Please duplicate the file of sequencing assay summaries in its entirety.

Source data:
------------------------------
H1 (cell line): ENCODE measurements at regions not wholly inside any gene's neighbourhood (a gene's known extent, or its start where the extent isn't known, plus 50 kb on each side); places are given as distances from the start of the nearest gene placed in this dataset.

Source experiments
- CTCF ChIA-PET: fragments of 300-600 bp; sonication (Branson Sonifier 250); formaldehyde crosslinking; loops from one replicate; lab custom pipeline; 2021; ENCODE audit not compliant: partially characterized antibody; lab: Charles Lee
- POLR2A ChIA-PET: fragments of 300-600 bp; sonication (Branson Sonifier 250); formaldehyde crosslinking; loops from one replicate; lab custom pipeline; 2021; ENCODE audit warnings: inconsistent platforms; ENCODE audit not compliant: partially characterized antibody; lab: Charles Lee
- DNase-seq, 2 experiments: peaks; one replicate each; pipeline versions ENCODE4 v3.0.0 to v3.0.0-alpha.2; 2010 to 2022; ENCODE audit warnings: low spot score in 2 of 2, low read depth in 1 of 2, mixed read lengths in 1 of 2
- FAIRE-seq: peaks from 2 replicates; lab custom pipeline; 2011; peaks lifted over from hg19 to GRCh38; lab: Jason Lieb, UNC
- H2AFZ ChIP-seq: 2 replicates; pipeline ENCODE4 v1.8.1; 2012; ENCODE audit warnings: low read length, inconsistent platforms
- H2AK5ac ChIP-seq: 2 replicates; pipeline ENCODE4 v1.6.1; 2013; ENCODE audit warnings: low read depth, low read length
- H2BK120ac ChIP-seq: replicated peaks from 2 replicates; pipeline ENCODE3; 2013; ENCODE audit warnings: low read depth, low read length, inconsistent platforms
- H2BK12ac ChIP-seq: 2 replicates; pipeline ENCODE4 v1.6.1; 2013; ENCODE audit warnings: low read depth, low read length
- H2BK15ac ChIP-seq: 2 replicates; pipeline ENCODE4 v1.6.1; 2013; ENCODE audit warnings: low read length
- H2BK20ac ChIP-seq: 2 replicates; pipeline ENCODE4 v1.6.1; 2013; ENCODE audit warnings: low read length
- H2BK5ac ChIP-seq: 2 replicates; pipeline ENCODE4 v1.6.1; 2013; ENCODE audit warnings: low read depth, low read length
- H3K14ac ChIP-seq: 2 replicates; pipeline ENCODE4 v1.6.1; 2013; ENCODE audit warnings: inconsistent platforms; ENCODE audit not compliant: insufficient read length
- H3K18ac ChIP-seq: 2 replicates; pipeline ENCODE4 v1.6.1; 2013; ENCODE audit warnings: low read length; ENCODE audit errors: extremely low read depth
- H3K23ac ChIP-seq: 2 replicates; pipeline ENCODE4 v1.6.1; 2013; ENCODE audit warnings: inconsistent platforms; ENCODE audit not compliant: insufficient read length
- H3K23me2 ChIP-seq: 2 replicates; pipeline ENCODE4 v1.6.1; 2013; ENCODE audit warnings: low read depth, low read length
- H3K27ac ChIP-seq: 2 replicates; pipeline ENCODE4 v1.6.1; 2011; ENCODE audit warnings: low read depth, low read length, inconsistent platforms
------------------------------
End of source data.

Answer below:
H1 (cell line): ENCODE measurements at regions not wholly inside any gene's neighbourhood (a gene's known extent, or its start where the extent isn't known, plus 50 kb on each side); places are given as distances from the start of the nearest gene placed in this dataset.

Source experiments
- CTCF ChIA-PET: fragments of 300-600 bp; sonication (Branson Sonifier 250); formaldehyde crosslinking; loops from one replicate; lab custom pipeline; 2021; ENCODE audit not compliant: partially characterized antibody; lab: Charles Lee
- POLR2A ChIA-PET: fragments of 300-600 bp; sonication (Branson Sonifier 250); formaldehyde crosslinking; loops from one replicate; lab custom pipeline; 2021; ENCODE audit warnings: inconsistent platforms; ENCODE audit not compliant: partially characterized antibody; lab: Charles Lee
- DNase-seq, 2 experiments: peaks; one replicate each; pipeline versions ENCODE4 v3.0.0 to v3.0.0-alpha.2; 2010 to 2022; ENCODE audit warnings: low spot score in 2 of 2, low read depth in 1 of 2, mixed read lengths in 1 of 2
- FAIRE-seq: peaks from 2 replicates; lab custom pipeline; 2011; peaks lifted over from hg19 to GRCh38; lab: Jason Lieb, UNC
- H2AFZ ChIP-seq: 2 replicates; pipeline ENCODE4 v1.8.1; 2012; ENCODE audit warnings: low read length, inconsistent platforms
- H2AK5ac ChIP-seq: 2 replicates; pipeline ENCODE4 v1.6.1; 2013; ENCODE audit warnings: low read depth, low read length
- H2BK120ac ChIP-seq: replicated peaks from 2 replicates; pipeline ENCODE3; 2013; ENCODE audit warnings: low read depth, low read length, inconsistent platforms
- H2BK12ac ChIP-seq: 2 replicates; pipeline ENCODE4 v1.6.1; 2013; ENCODE audit warnings: low read depth, low read length
- H2BK15ac ChIP-seq: 2 replicates; pipeline ENCODE4 v1.6.1; 2013; ENCODE audit warnings: low read length
- H2BK20ac ChIP-seq: 2 replicates; pipeline ENCODE4 v1.6.1; 2013; ENCODE audit warnings: low read length
- H2BK5ac ChIP-seq: 2 replicates; pipeline ENCODE4 v1.6.1; 2013; ENCODE audit warnings: low read depth, low read length
- H3K14ac ChIP-seq: 2 replicates; pipeline ENCODE4 v1.6.1; 2013; ENCODE audit warnings: inconsistent platforms; ENCODE audit not compliant: insufficient read length
- H3K18ac ChIP-seq: 2 replicates; pipeline ENCODE4 v1.6.1; 2013; ENCODE audit warnings: low read length; ENCODE audit errors: extremely low read depth
- H3K23ac ChIP-seq: 2 replicates; pipeline ENCODE4 v1.6.1; 2013; ENCODE audit warnings: inconsistent platforms; ENCODE audit not compliant: insufficient read length
- H3K23me2 ChIP-seq: 2 replicates; pipeline ENCODE4 v1.6.1; 2013; ENCODE audit warnings: low read depth, low read length
- H3K27ac ChIP-seq: 2 replicates; pipeline ENCODE4 v1.6.1; 2011; ENCODE audit warnings: low read depth, low read length, inconsistent platforms